Winner of the Prix Médicis, this multifaceted literary novel follows the Jesuit scholar Athanasius Kircher across 17th century Europe and Eleazard von Wogau, a retired French correspondent, through modern Brazil.
When Eleazard begins editing a strange, unpublished biography of Kircher, the rest of his life seems to begin unraveling—his ex-wife goes on a dangerous geological expedition to Mato Grosso; his daughter abandons school to travel with her young professor and her lesbian lover to an indigenous beach town, where the trio use drugs and form interdependent sexual relationships; and Eleazard himself starts losing his sanity, escalated by loneliness, and his work on the biography. Patterns begin to emerge from these interwoven narratives, which develop toward a mesmerizing climax.
Shortlisted for the Goncourt Prize and the European Book Award, and already translated into 14 languages, Where Tigers Are At Home is large-scale epic, at once literary and entertaining, that belongs in the company of Umberto Eco and Haruki Murakami.
"Late in de Roblès’ remarkable novel, a tribal shaman chants, “Soon the Messenger will guide us to that mountain where visions cascade down uninterruptedly.” This dazzling book is itself such a mountain, overflowing with visions that dramatically enlarge the reader’s imaginative horizons." —Booklist (starred review)
"Psychodrama meets history meets mystery—vintage Umberto Eco territory, as practiced by French philosophy professor turned novelist Blas de Roblès." —Kirkus
“This encyclopedic and mystifying novel, full of picaresque adventures, delights and fascinates…Umberto Eco revised by Malcolm Lowry for Indiana Jones, with a bit of ‘The African Queen’ and Claude Levi-Strauss in Amazonia…An 800 page chameleon. A marvelous, dizzying galaxy, spiraling to the end of the novel.” —Patrick Grainville, Le Figaro littéraire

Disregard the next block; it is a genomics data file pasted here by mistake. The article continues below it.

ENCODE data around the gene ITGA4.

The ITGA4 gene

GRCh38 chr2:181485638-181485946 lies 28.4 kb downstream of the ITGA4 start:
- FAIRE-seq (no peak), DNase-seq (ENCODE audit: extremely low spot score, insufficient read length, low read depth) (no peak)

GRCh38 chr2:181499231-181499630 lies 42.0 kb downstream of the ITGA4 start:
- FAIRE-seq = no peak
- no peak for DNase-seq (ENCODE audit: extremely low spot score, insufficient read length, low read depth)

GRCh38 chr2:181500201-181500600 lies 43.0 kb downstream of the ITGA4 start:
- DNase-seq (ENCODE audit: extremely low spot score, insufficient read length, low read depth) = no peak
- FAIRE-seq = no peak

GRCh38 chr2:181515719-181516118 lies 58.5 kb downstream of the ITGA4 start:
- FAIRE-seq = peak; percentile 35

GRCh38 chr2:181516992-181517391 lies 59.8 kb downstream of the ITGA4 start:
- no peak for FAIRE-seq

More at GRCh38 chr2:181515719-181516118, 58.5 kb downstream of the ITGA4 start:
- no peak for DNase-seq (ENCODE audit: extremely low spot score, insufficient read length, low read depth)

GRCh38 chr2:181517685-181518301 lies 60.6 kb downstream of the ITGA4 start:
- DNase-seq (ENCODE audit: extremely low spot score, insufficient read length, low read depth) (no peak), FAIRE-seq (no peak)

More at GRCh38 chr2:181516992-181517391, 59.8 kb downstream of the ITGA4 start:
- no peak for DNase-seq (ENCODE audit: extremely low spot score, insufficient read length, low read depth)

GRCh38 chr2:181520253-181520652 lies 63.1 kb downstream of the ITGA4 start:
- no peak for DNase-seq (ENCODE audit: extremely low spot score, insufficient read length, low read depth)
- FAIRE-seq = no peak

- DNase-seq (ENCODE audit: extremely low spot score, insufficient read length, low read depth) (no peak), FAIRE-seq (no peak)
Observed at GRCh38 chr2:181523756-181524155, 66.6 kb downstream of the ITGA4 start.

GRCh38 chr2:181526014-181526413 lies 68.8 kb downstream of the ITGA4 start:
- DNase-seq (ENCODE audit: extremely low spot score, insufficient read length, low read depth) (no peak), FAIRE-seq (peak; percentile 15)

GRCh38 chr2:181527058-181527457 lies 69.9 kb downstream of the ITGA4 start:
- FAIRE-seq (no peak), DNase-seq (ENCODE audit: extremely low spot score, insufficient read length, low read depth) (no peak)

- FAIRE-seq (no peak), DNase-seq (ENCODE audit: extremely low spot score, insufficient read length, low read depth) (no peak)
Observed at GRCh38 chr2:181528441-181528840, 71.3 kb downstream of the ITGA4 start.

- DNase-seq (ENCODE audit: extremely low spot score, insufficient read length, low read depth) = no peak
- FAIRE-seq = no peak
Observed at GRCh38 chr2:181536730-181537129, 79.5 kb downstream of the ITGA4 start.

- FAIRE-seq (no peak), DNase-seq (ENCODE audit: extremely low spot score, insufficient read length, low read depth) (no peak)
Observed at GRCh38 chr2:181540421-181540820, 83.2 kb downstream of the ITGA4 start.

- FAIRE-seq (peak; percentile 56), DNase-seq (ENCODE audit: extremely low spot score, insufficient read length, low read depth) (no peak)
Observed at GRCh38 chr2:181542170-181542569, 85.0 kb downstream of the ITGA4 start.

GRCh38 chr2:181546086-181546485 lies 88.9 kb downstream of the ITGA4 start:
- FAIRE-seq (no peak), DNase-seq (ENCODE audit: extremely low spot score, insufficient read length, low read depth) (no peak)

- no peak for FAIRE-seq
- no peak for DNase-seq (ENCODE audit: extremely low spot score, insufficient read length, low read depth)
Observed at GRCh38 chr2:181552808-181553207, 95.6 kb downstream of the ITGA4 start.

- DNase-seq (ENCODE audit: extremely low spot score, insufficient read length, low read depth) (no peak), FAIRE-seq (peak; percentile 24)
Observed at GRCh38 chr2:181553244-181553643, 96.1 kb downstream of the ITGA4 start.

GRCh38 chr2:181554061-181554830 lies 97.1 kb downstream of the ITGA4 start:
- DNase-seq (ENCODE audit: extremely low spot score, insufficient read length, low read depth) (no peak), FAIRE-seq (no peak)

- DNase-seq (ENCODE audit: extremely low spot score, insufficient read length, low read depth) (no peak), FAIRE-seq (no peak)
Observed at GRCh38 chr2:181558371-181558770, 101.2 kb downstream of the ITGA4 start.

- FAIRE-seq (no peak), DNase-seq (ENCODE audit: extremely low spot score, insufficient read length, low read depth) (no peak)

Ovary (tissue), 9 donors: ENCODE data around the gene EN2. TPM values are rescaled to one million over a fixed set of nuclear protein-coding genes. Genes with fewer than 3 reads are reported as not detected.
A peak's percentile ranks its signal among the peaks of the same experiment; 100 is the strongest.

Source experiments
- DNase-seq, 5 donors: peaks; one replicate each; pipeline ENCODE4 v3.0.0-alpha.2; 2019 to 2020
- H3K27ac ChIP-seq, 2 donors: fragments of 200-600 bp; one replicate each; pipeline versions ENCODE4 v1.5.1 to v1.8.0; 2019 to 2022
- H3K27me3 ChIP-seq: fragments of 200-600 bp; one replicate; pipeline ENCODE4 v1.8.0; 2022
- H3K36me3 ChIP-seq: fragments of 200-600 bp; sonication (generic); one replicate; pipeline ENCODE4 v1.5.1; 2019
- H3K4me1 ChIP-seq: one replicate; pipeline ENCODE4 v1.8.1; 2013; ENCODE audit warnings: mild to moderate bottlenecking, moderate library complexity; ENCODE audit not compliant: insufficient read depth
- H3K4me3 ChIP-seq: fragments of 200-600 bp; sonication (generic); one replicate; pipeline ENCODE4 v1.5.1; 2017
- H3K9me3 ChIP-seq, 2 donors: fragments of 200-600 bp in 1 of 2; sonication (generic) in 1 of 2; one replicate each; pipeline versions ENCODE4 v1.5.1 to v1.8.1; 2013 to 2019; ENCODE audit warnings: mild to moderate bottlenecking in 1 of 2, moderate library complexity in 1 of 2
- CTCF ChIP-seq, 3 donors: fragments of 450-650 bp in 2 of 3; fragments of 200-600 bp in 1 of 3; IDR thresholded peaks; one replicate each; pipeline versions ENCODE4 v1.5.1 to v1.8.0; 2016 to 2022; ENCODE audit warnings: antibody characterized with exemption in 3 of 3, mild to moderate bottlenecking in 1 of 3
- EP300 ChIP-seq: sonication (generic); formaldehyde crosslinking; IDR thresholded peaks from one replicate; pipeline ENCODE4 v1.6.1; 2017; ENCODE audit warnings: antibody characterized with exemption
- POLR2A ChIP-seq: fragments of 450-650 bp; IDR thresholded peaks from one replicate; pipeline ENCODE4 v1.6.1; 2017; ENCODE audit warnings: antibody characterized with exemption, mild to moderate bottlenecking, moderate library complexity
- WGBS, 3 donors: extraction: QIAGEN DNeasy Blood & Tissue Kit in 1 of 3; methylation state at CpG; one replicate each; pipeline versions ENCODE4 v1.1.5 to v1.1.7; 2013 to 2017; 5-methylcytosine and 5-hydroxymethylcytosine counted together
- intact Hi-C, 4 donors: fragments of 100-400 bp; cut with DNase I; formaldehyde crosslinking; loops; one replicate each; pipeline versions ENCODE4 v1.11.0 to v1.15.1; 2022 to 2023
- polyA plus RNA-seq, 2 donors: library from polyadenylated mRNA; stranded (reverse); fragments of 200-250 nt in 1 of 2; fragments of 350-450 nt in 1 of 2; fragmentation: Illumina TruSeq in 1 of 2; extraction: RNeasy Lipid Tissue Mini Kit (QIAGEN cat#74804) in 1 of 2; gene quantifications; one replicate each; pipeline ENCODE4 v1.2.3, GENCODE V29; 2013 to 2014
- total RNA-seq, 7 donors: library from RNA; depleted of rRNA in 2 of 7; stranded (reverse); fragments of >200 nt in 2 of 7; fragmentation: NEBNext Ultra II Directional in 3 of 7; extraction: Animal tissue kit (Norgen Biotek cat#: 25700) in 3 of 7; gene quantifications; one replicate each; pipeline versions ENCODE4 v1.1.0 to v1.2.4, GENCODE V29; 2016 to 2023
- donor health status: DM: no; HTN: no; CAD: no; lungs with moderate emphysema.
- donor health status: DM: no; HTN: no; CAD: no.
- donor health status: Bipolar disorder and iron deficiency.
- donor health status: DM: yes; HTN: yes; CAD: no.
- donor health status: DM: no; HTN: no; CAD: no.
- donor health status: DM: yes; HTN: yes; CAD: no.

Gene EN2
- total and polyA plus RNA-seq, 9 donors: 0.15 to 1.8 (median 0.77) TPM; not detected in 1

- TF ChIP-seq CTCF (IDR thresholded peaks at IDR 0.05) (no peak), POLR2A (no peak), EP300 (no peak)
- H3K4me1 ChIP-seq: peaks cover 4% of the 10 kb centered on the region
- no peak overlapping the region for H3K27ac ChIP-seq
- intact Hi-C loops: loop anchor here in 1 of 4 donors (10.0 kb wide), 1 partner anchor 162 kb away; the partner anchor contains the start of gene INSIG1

"Where Tigers are at Home repeatedly surprises- and, despite its occasional violence...is far from a depressing take on the human condition. A very good adventure tale- of both the intellectual and traditional kind-, Where Tigers are at Home is creative fiction of a very high order." —Complete Review
"Already translated into 14 languages, this is a novel that will stay with you longer than others." —Advocate
“Jean-Marie Blas de Robles toys with illustrious references and manhandles magical realism with bookish irreverence. Where Tigers Are At Home is a work of raucous erudition, and an enormously ambitious and amusing palimpsest.” —Clara Dupont-Monod, Marianne
“[A] freewheeling narrative that mixes adventure yarn, magic realism, social comment, political satire, high ideas, popular culture and a standard injection of sadism and sex...Long in the making, this clever, exuberant philosophical novel [shows] that we do not live in a protected Eden but in a land where power is king and tigers are more at home than we are.” —David Coward, Times Literary Supplement
"Those of you who stay with Blas de Robles' ultimately quite satisfying novel will find yourselves with a new European literary star to steer by." —Tri States Radio
"Blas de Roblès simultaneously channels Umberto Eco, Indiana Jones, and Jorge Amado...what begins as a faux metabiography turns to picaresque adventure with erotic escapades, scams, and unexpected changes of fortune...this sprawling novel depicts 'the absurdity beneath which the criminal stupidity of men generally hides.'" —Publishers Weekly
"A massive tale of intrigue spanning centuries, with 17th century scholar and man of dubious science Athanasius Kircher at its heart." —Three Percent
"This novel is a quite satisfying read, one of best novels I suspect that will appear in English, in the original or translation, in 2013." —Three Percent
"Modern stories alternate between the characters with cliffhanger endings, not to be resolved until several chapters later...Each thread of the story becomes increasingly interesting as they all move toward a connection...Highly recommended." —Historical Novel Society
"...Where Tigers Are at Home is a great enough work that I would gladly travel through its treacherous pages again."—Rain Taxi Review of Books